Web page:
This week we also went to many beneficiaries homes to ensure they met the necessary requirements prior to receiving goats during the planned goat ceremony later this week. We were so incredibly impressed. Some women built beautiful goat houses in less than 2 weeks. One lady built her pen in 1 day. They were all so eager to receive their first or second goat that they wanted to make sure they met all of the requirements. As a result, we were able to hand out 20 goats in 2 goat hand-out ceremonies. One of the ceremony was in very isolated area far from town called Kahenda. The women were so appreciate of our help and were really grateful that we had chosen to come to their parish all the way from Canada. During the ceremony, the local council, FAOC staff and us gave speaches and then we handed out the goats to each excited member. We were also provided with an amazing meal as a sign of appreciation. The FAOC members also performed a traditional song and dance for us which was very special.

There were also some other very memorable moments of this day.

  1. The chairperson Katrina received a buck during the pass on ceremony but because she was also trying to prepare lunch for us, she needed to rush home once the ceremony was finished. Instead of walking the buck home, she threw him over her shoulders as if he was weightless and walked home briskly (it was not a short walk).
  2. We provided rides home to some of the very old beneficiaries who had to walk far distances. Two of the ladies had never been in a vehicle and they had to be shown how to open and close the car door. That was very precious to see the confused and surprised looks on their faces when they were in the car and also to allow them to experience a car ride.
  3. One of the members receiving a goat on this day was the most excited and appreciative member thus far. This young lady is the daughter to one of our very elderly FAOC beneficiaries. This lady worked very hard to build a goat pen and we had helped her along by providing her with nails initially and a lock once the pen was complete. Every time we came to her place she provided us with tea and mondazis (baked goods) and sent us home with fruits. She was so happy for our visits. Furthermore, because I knew she had such a far distance to walk to come to the goat ceremony, I provided her with a pair of running shoes. The next day she came walking so proudly in her new shoes. After the ceremony, we drove her and her goat home. The whole car ride home she was so happy to be in a vehicle with us, to have received a goat and to have received new shoes. The FAOC staff said that they have never seen anyone so happy! When we reached her home, she gave us a sac full of avocados (well over 100). We tried and tried to get her to keep them, but she insisted. Now, all of the FAOC staff, family and friends have enough avocados to last them a long time!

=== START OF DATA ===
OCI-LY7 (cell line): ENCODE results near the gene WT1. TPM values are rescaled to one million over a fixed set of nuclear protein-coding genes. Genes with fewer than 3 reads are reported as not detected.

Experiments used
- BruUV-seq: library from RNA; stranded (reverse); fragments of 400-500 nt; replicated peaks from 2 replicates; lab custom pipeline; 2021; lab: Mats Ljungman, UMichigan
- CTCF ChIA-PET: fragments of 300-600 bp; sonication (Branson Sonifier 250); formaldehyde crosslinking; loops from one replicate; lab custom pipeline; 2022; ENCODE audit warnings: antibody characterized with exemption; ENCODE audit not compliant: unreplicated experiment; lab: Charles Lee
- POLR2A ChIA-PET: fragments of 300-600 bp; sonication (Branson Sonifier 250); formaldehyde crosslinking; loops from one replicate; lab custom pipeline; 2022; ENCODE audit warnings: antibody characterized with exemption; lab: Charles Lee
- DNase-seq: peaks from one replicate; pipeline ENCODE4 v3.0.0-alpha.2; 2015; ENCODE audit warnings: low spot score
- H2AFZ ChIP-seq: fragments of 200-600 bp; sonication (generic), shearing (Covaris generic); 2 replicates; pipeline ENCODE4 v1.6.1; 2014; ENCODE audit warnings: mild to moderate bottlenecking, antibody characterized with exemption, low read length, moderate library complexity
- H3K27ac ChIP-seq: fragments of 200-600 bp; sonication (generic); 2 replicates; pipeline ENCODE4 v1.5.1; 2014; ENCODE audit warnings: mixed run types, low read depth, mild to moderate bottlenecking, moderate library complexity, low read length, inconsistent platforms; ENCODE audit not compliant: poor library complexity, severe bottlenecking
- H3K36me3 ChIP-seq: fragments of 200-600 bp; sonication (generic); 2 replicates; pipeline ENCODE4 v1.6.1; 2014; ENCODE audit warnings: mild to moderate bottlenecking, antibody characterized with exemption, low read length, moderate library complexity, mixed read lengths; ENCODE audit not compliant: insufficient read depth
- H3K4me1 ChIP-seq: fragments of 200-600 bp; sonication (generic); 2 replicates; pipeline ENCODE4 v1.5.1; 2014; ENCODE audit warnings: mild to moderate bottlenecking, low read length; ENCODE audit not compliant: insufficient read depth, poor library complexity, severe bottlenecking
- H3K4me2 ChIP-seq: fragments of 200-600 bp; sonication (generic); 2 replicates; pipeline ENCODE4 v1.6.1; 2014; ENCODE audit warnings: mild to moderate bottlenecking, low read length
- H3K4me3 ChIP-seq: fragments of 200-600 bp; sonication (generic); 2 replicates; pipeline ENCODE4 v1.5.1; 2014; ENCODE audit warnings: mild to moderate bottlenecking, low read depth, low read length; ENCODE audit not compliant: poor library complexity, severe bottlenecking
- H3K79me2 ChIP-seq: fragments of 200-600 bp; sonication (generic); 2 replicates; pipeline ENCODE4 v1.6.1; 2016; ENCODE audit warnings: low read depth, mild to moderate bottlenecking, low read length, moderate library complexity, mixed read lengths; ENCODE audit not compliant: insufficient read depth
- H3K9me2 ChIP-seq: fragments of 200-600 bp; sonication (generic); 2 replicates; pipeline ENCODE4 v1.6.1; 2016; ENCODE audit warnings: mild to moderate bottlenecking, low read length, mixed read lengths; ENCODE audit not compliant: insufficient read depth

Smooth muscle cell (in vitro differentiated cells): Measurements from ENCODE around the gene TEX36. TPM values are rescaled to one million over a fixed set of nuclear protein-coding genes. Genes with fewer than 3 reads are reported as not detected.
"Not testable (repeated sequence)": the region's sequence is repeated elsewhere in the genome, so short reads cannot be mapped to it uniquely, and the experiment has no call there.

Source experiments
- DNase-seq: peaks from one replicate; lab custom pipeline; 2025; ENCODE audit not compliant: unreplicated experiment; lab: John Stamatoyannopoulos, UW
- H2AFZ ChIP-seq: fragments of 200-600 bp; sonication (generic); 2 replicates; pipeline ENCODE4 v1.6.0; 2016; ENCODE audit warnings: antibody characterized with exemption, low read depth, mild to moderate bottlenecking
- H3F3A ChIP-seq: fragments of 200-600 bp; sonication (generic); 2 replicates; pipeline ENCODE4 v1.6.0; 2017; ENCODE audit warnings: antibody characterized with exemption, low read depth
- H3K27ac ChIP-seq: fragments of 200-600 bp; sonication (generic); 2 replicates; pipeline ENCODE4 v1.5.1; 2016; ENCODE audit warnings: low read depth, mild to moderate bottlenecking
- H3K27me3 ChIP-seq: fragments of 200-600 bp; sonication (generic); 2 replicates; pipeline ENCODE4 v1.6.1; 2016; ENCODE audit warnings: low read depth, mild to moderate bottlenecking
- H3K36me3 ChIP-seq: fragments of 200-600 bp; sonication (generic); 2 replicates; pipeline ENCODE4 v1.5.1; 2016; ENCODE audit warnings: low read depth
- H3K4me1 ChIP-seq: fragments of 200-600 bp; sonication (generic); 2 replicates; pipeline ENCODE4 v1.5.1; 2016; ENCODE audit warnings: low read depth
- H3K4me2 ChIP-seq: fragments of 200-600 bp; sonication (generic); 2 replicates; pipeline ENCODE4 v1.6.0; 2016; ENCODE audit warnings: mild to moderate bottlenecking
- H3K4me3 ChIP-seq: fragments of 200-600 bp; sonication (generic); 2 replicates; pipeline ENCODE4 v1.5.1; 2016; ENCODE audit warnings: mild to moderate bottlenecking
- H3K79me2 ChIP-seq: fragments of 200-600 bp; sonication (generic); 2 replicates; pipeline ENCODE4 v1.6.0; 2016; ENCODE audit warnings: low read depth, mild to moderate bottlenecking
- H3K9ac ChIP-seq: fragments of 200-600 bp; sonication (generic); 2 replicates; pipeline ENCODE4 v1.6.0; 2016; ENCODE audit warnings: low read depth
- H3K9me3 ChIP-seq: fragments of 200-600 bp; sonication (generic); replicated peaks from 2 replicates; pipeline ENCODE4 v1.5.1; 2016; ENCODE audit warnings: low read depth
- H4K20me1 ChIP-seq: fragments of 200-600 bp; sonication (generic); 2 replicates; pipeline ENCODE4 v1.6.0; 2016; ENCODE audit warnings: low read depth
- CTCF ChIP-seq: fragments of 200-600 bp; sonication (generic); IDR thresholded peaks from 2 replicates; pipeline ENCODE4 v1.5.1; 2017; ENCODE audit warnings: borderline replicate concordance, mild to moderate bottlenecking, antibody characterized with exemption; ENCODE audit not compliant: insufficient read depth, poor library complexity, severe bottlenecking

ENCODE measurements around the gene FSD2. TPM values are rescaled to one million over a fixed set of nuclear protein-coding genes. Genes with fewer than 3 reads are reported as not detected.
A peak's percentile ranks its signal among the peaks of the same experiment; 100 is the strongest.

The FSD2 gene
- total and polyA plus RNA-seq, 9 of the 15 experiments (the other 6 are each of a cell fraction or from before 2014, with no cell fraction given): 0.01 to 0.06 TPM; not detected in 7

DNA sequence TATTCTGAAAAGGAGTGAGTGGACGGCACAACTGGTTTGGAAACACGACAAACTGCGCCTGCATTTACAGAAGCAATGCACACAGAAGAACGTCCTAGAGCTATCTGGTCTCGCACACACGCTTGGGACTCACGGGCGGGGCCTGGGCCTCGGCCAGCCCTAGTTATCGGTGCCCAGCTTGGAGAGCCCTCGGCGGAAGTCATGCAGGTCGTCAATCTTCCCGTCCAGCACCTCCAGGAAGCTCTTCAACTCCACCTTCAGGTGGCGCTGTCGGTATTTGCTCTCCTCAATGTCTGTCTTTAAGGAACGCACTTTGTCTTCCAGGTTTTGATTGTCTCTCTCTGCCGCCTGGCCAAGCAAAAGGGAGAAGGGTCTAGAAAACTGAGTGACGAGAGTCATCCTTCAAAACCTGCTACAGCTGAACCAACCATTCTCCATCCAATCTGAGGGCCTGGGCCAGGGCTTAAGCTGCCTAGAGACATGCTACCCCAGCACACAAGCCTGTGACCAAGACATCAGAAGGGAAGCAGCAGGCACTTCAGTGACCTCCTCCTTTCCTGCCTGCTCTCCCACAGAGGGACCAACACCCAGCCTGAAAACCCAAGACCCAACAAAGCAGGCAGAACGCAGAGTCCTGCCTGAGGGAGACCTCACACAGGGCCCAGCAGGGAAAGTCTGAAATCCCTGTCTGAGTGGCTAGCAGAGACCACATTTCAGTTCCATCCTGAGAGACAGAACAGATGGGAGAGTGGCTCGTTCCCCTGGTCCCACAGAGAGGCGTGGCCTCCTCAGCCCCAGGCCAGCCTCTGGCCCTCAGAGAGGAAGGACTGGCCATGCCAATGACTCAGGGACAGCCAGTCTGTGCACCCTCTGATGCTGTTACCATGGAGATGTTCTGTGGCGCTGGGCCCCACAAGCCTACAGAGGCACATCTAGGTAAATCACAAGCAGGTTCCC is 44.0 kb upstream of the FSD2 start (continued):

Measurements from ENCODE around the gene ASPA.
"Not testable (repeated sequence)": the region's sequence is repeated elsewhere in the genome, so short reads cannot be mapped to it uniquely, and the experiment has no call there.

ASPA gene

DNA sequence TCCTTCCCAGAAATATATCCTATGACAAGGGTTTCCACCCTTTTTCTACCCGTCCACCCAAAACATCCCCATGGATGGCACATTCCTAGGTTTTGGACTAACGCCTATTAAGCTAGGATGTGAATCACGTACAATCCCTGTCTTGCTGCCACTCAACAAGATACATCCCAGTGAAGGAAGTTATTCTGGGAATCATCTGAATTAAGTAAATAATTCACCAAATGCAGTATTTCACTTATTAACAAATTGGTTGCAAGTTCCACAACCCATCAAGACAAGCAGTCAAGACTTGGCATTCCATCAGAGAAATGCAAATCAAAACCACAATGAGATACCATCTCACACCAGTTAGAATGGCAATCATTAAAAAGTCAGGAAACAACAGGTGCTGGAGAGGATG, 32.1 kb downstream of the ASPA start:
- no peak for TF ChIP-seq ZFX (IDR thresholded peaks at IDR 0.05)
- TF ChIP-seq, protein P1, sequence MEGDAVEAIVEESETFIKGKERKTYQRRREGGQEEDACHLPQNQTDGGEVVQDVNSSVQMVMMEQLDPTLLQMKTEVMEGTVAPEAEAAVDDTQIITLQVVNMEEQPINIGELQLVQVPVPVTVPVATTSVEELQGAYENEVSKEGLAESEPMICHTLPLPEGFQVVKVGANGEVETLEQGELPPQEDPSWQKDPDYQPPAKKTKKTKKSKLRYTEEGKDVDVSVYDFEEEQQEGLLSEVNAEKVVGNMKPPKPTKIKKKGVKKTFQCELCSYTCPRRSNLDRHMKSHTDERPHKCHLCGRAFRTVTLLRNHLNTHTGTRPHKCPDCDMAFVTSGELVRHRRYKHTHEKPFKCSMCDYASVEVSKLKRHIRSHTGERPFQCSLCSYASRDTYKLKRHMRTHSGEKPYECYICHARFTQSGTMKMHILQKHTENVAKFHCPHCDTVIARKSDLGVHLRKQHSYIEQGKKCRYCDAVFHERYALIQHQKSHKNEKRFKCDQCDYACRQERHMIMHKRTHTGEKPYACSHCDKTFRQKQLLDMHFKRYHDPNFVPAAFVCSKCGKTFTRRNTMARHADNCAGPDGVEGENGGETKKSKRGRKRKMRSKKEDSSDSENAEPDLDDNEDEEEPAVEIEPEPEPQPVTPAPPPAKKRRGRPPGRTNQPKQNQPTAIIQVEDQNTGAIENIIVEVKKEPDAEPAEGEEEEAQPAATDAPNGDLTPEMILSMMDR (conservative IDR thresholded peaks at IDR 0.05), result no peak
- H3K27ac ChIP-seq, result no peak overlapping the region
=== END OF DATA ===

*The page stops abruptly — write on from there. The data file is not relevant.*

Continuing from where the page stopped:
It was just such a good feeling to brighten so many peoples’ day that much. This could not have happened without the generous support of those who donated to VWB/VSF, so I am so very grateful to all of you for your contributions! It has really made a significant impact on many families lives.

All the best,

Laura &  Jessica

Happy Canada Day from Uganda

I cannot believe that July is already here. It feels like we arrived yesterday. I am no where near ready to be over half done the project. Uganda feels like home to me and I don’t know how I am going to leave in August. There is just so much work to be done but I am enjoying every single moment of it.

We had quite an interesting week this past week. To start, the weather has been extremely variable. Every day, the weather would change from blue cloudless skies to black skies that were lit up by lightening and thunder so loud the ground shakes followed by torrential rain showers that lasted for hours. Although the storms have been very beautiful, they have been very powerful. The lightening this past week killed over 60 students in schools (the schools here are not well protected from lightening) and injured hundreds.

The storms also made the driving conditions quite bad. Once the rain had stopped on Tuesday, we headed out to do some field work, only to get stuck on the muddy roads. It took us quite a long time to dig our way out, but the little Suzuki we drive sure did impress us!